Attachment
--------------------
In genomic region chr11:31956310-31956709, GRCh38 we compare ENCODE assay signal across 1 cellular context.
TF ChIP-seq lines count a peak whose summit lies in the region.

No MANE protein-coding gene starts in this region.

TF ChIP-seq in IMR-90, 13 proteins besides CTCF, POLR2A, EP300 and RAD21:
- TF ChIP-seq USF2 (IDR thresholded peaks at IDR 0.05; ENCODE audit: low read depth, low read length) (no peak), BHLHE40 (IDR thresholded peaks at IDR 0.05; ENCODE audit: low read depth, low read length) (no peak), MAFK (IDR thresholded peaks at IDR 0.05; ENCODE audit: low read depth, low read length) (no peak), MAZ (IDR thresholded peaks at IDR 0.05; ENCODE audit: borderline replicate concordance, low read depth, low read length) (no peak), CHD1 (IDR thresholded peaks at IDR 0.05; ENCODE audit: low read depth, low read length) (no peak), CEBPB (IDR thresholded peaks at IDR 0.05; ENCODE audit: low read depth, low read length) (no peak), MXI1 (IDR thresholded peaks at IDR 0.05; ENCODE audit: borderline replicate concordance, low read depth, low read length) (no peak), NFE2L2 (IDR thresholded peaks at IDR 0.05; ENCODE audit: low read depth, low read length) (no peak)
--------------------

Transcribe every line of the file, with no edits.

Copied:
In genomic region chr11:31956310-31956709, GRCh38 we compare ENCODE assay signal across 1 cellular context.
TF ChIP-seq lines count a peak whose summit lies in the region.

No MANE protein-coding gene starts in this region.

TF ChIP-seq in IMR-90, 13 proteins besides CTCF, POLR2A, EP300 and RAD21:
- TF ChIP-seq USF2 (IDR thresholded peaks at IDR 0.05; ENCODE audit: low read depth, low read length) (no peak), BHLHE40 (IDR thresholded peaks at IDR 0.05; ENCODE audit: low read depth, low read length) (no peak), MAFK (IDR thresholded peaks at IDR 0.05; ENCODE audit: low read depth, low read length) (no peak), MAZ (IDR thresholded peaks at IDR 0.05; ENCODE audit: borderline replicate concordance, low read depth, low read length) (no peak), CHD1 (IDR thresholded peaks at IDR 0.05; ENCODE audit: low read depth, low read length) (no peak), CEBPB (IDR thresholded peaks at IDR 0.05; ENCODE audit: low read depth, low read length) (no peak), MXI1 (IDR thresholded peaks at IDR 0.05; ENCODE audit: borderline replicate concordance, low read depth, low read length) (no peak), NFE2L2 (IDR thresholded peaks at IDR 0.05; ENCODE audit: low read depth, low read length) (no peak)